The Chofetz Chaim told a story of a person who passed away. He was a teacher. He taught children Torah. He was a G-d-fearing man, but like all human beings, no one is perfect. He came to the next world, and they began to judge him. They went through his life and they ruled that he lived a life of accomplishment, of fulfillment. He deserves a good portion in the next world, in his rightful place. Then, as this dead person was feeling good about himself, all of a sudden, the prosecutor came along and said, “Excuse me, this man beat kids. Throughout his tenure, he would lose control when the children were studying by him, and he gave them a patch. And for that, he has to rectify himself.” So they gave him a choice. The choice was, “Would you like to go back to the world and this time try to get it right, or would you rather go to what we call the therapy, the hospital, and get yourself corrected in the next world?” The only problem is with the therapy in the next world, they do surgery to correct you, chemotherapy, and all kinds of therapies, and there are no painkillers. So he started to go to the hospital, to the place where they do the surgery – he chose that first. Then he got scared. He heard screams, he heard shouts. He said, “Is this how it is?” “This is how it is,” he was told. He said, “Could I change my mind?” They said, “Yeah, you can change your mind.” “But before I go down to this world, I want to ask Hashem for a favor.” “Okay,” Hashem said. “What do you want?” He said, “I’m begging you one thing. I want to go back to the world, but I’m afraid I’m going to mess up again. I beg you, Hashem, do me a favor and let me be born with hands that don’t function. The hands shouldn’t work. Then I know I’ll never make the same mistake again.” Hashem granted his request.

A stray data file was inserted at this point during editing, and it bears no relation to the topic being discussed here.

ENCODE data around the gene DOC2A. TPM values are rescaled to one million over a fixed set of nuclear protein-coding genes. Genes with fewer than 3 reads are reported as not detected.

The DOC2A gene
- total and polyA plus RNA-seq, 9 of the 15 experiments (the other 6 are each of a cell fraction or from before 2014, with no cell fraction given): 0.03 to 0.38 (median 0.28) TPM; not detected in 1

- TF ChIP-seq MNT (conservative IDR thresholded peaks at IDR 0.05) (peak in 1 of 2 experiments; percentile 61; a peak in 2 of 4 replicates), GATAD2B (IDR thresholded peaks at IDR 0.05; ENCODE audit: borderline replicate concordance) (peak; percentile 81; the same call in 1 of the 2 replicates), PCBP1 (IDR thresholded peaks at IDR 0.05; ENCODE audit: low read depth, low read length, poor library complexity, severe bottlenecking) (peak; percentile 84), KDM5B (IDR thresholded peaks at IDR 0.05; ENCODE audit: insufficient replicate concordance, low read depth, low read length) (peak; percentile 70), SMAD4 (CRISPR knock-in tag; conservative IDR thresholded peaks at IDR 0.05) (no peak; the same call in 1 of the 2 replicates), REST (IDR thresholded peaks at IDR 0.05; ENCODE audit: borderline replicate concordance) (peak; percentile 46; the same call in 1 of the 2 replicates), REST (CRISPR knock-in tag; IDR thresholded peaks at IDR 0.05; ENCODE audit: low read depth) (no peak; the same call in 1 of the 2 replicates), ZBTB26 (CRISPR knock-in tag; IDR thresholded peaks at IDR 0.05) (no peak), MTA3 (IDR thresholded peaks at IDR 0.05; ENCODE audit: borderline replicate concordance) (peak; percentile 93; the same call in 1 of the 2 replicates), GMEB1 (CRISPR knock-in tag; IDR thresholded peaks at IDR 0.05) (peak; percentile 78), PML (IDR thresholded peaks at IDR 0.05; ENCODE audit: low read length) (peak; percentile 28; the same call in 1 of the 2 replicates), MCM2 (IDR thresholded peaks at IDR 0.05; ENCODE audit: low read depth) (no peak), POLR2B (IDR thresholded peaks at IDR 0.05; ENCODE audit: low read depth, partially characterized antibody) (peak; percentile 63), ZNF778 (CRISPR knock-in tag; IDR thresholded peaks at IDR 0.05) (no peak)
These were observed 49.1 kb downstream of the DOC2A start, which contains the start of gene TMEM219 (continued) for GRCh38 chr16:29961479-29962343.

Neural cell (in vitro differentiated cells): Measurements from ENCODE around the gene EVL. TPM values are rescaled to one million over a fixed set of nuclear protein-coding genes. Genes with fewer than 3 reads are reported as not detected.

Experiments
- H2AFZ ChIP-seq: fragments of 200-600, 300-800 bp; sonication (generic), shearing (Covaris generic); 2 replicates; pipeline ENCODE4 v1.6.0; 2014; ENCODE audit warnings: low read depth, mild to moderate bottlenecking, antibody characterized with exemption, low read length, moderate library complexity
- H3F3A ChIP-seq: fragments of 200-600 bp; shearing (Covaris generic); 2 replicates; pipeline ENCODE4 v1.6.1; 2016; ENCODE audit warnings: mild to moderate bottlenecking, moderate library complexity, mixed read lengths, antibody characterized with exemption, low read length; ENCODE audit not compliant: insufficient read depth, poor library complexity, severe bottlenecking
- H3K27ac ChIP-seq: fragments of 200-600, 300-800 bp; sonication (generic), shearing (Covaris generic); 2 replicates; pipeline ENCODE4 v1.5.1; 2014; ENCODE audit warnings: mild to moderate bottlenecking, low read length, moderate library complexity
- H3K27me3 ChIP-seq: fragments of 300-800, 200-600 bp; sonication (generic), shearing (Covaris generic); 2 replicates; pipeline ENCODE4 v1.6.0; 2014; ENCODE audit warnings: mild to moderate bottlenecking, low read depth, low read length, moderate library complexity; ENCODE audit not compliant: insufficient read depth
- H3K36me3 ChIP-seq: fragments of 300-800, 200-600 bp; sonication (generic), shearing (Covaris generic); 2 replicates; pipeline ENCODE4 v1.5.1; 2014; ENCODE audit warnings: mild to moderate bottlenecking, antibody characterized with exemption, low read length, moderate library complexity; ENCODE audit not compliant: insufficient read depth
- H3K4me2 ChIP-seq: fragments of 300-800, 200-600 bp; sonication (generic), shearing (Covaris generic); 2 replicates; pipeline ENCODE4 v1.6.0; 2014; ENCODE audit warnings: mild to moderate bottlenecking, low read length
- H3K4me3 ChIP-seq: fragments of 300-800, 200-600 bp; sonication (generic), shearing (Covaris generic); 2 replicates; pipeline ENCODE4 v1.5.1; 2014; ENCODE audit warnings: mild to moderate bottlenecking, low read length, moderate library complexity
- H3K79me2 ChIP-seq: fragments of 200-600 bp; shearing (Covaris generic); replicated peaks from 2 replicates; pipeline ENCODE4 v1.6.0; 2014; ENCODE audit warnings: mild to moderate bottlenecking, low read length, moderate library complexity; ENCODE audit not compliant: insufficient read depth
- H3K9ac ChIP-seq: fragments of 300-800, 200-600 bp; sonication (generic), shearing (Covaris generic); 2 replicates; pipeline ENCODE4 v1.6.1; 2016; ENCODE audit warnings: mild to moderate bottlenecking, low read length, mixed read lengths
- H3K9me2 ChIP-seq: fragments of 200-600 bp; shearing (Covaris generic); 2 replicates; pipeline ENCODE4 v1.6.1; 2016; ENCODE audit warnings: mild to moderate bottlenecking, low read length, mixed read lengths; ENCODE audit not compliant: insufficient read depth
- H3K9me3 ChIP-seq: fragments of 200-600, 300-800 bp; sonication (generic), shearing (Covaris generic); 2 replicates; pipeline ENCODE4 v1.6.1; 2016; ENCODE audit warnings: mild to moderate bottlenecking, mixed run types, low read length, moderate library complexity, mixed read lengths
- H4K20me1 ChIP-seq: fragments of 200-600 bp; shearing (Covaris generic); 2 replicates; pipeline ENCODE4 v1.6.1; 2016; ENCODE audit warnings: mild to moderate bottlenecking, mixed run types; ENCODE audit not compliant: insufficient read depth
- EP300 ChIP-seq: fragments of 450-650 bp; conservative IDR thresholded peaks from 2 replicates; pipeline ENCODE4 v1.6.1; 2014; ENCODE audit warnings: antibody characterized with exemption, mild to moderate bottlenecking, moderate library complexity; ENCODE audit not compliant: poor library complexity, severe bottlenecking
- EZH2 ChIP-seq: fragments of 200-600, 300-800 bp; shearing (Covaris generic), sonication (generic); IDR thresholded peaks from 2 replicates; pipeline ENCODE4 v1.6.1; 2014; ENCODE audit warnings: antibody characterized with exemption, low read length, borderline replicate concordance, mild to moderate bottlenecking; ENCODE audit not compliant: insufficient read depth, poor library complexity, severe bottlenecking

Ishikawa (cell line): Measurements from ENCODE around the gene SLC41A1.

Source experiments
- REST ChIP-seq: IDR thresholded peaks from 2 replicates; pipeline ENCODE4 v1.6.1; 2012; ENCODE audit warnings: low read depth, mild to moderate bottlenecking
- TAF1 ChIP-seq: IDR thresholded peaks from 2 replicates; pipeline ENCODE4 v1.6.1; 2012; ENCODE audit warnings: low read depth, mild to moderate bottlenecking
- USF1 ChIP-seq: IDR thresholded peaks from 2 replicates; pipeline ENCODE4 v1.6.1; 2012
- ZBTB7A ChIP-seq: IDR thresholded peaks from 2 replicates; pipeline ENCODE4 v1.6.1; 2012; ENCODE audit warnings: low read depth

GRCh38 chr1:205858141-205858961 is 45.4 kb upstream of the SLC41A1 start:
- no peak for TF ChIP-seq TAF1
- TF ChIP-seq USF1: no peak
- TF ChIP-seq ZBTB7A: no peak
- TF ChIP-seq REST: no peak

A short while later, a child was born. The parents were devastated. The simchah they were awaiting turned into a nightmare. A child with hands that don’t work. The mother was unhappy, the father was unhappy, the grandparents were unhappy. Everybody was unhappy. Except for one person. The soul of this child.

The blind man said, “That is the story I heard from you. And all of a sudden, I began to think, maybe there is a purpose in my not seeing.”

That is what “Control” – the principle that Hashem controls everything – enables a person to deal with.

Definitely for The Good

I knew a great rabbi who had a daughter who was sick for a number of years. She went through a very difficult time before she died. When she passed away, the response of the public was horrendous. Many people had been involved. Many people prayed for her. And the rabbi got up and spoke, and he said as follows: “I have a question on G-d.” All of a sudden, people raised their eyes. The rabbi has a question on G-d? You don’t do that. People say it’s unfair but you don’t question G-d. So he got their attention.

He said, “The Talmud tells us that there are three partners in the creation of a person – his father, his mother, and G-d. The halachah says, the law states, that if we are partners in a business and I want to make a decision, I can’t make a decision without first asking you. I can’t unilaterally make a decision. You are not allowed to do that. It’s forbidden.” He said, “My question is, G-d didn’t ask me. We’re partners. G-d didn’t ask me, G-d didn’t ask my wife.” So the crowd was sitting there, and they said, “That’s a good question. What is he going to say?” He said, “The answer is as follows. If you look into this halachah, you’ll see that it says like this. If one partner is faced with a decision and a challenge about what to do with the business and there is no question beyond the shadow of a doubt that it’s the best thing for the partnership and there is no downside, then one partner could go ahead and make that decision.” He said, “It must be that if Hashem didn’t ask me, the situation is such that it’s absolutely beyond a shadow of a doubt that this is the best thing for the situation, whether I understand it or I don’t. That much, I trust Hashem.”

Divine Control and Engineering Life Situations